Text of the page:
The May 6, 2011 business section of the Los Angeles Times reported that 230 million laptop sales are expected this year, but in the United States, sales are expected to be surpassed by tablets (much the same way that laptop sales exceeded desktop PC sales in the middle of last decade). In 2010, manufacturers sold 19 million tablets. This year, sales will exceed 50 million, and next year, sales are projected to exceed 100 million.
Handheld devices can readily be used in courses where there are extensive reading assignments. But can this trend be exploited in courses such as computer programming?
Since early 2006, Amazon Web Services (AWS) has provided companies with a computational infrastructure (I should say that other firms such as Google offer similar capabilities). You can requisition computer power, storage, and other services, gaining access to a suite of elastic IT services as you need. I secured a processing arena on AWS for learning and teaching.
Using AWS, I deployed a Linux operating system on a server in New Jersey. I then carved up the arena and created student accounts. Students in my programming class in San Diego downloaded two tools: SSH and FTP.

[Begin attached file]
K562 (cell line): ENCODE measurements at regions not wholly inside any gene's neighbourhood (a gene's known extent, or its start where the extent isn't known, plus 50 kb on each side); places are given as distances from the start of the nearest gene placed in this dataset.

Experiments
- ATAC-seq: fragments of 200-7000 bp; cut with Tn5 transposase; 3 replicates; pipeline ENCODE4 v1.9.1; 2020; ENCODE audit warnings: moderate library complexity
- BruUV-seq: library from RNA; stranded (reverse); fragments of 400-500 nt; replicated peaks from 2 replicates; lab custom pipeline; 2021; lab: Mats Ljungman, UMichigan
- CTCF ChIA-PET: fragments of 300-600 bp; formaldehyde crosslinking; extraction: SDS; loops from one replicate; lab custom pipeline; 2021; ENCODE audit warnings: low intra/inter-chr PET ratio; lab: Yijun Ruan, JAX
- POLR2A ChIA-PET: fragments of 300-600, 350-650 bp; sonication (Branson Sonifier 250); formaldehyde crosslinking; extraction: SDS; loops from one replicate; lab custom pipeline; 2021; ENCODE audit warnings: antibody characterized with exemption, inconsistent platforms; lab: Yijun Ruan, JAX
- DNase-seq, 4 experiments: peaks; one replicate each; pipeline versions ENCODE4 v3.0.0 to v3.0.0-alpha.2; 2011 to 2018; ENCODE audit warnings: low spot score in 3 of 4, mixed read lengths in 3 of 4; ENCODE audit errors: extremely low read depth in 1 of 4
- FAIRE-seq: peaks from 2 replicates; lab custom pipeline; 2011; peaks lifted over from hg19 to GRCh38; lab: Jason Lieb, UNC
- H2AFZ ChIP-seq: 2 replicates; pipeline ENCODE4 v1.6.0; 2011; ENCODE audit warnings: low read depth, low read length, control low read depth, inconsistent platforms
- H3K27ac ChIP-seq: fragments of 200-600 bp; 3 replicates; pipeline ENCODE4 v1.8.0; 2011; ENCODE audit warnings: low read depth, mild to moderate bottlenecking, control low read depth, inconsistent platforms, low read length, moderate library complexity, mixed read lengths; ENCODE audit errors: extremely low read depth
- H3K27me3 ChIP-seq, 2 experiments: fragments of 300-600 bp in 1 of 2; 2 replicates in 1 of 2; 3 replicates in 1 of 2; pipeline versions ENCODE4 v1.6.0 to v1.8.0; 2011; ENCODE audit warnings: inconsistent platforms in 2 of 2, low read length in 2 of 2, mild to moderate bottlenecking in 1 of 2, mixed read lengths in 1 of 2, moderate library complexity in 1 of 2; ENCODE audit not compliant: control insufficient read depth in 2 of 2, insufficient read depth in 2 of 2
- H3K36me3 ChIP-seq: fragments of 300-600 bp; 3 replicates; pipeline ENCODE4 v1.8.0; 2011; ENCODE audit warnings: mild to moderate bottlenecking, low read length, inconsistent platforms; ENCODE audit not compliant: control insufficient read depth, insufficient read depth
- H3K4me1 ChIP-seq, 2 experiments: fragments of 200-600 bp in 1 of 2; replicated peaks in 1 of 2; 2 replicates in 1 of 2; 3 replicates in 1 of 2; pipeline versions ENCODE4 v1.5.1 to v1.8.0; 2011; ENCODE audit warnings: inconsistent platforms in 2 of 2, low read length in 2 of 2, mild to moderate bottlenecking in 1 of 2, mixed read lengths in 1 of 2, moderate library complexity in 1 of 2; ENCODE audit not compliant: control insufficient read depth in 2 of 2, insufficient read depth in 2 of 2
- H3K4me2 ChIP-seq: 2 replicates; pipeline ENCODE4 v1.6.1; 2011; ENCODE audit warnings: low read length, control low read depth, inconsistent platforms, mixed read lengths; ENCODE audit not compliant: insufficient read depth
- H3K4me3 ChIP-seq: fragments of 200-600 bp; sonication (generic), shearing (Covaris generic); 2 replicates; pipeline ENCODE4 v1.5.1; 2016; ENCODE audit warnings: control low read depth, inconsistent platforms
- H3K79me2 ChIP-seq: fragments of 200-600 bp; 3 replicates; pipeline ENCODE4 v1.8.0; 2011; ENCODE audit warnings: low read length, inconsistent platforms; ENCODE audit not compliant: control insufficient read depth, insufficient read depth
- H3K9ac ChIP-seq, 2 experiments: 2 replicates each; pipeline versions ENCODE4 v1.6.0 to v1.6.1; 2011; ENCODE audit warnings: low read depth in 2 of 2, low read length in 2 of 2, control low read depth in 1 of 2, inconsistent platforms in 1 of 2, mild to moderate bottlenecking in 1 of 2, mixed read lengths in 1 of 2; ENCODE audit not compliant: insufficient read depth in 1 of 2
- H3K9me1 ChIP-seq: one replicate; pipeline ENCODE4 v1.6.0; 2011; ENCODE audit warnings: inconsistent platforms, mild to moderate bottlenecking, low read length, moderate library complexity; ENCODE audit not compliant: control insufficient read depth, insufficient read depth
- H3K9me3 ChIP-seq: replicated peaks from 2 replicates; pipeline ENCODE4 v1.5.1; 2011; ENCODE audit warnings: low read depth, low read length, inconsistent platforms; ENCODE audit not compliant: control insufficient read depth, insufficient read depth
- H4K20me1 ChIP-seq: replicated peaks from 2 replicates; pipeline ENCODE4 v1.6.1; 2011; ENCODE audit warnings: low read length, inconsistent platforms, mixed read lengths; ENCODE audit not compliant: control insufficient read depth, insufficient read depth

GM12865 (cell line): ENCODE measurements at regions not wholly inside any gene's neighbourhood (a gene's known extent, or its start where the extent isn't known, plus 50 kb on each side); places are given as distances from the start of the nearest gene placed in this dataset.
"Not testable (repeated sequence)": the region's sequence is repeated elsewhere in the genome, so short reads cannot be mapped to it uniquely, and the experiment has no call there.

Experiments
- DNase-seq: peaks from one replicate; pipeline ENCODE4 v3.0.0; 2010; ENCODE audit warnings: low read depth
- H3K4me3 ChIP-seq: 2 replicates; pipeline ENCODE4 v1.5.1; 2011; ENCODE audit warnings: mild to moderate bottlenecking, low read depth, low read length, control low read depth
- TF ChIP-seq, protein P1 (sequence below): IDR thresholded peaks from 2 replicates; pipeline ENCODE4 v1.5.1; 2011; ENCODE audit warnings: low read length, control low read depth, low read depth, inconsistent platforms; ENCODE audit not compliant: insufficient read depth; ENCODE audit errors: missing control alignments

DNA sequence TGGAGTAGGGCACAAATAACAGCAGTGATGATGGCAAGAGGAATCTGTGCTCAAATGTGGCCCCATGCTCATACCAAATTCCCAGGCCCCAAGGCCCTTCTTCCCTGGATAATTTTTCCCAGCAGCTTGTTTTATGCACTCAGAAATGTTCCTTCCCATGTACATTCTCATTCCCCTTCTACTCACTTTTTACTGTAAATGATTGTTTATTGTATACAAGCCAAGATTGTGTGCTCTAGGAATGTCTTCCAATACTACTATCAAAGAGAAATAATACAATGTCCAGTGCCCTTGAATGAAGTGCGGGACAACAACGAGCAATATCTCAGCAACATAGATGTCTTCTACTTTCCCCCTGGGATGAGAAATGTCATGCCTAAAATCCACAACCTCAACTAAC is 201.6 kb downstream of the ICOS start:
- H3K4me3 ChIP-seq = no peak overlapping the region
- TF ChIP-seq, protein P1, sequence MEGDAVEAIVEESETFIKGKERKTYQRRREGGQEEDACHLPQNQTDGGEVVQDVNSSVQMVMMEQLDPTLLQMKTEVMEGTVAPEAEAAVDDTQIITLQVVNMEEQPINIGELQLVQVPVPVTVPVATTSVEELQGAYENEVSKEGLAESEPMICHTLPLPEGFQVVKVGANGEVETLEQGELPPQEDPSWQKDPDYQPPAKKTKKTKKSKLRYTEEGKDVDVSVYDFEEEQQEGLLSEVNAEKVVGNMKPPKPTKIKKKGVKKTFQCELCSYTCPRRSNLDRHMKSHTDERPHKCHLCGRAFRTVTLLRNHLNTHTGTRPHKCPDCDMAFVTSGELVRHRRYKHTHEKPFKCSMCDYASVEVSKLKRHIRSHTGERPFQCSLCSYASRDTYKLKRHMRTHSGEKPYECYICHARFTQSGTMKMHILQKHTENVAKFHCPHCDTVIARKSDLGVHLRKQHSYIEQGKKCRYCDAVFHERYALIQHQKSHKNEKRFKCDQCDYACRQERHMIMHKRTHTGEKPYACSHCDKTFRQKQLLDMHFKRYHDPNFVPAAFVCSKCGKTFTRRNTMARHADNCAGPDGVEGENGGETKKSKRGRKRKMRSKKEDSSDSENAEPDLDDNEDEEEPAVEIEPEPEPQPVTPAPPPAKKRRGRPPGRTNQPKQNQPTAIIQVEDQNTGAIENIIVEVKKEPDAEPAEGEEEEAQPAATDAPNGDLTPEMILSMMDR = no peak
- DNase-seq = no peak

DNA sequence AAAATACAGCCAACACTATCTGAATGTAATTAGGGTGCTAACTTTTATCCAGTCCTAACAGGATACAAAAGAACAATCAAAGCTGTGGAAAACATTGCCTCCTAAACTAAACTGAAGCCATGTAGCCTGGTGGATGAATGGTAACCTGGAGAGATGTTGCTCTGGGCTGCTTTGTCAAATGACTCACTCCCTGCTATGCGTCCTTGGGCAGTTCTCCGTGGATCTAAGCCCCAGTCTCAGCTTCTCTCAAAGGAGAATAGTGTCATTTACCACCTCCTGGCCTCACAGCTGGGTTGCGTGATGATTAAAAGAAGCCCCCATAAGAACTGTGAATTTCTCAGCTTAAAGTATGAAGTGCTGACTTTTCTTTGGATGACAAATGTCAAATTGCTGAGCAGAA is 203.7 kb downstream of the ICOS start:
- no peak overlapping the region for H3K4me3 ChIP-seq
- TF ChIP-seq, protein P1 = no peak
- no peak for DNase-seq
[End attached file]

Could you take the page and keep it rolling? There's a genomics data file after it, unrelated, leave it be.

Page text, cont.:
Secure Shell (or SSH) is a network protocol that allows students to open a window on a local computer and connect to a remote computer just as if they were sitting at that computer. The local computer can be a PC or MAC, and the students are essentially typing into a remote Linux computer. File transfer protocol (FTP) is a tool that enables one to transfer files between two computers.
Students then connected to the Amazon Linux machine through SSH and were able to use simple editing tools to write code, compile, and run that code without the complexity of Integrated Development Environments that are used to commercially compile software. They were able to download my own coding examples, transfer them over using FTP, then compile and run them.
Now comes the nice part. They downloaded versions of SSH for iPads. They were able to sit down at lunch in San Diego and code on a Linux server in New Jersey, using their iPad in California. They had a simple programming interface for a third- generation language. They were not encumbered by the operating system. They used simple line compilation tools. The system was the same for all students. They learned more about computers. Even better, they learned to think like scientists.
The cost of this experiment for 90 students programming every week was a total of only $200.00. Our department no longer needs to support workstations, mainframes, or IT staff. I no longer need local Linux machines and the students no longer need their own PCs or laptops. With just a mobile device like an iPad, students can be coding on a massively parallel Linux cluster.
Part one of this story on the complications caused by the generational changes in computer programing language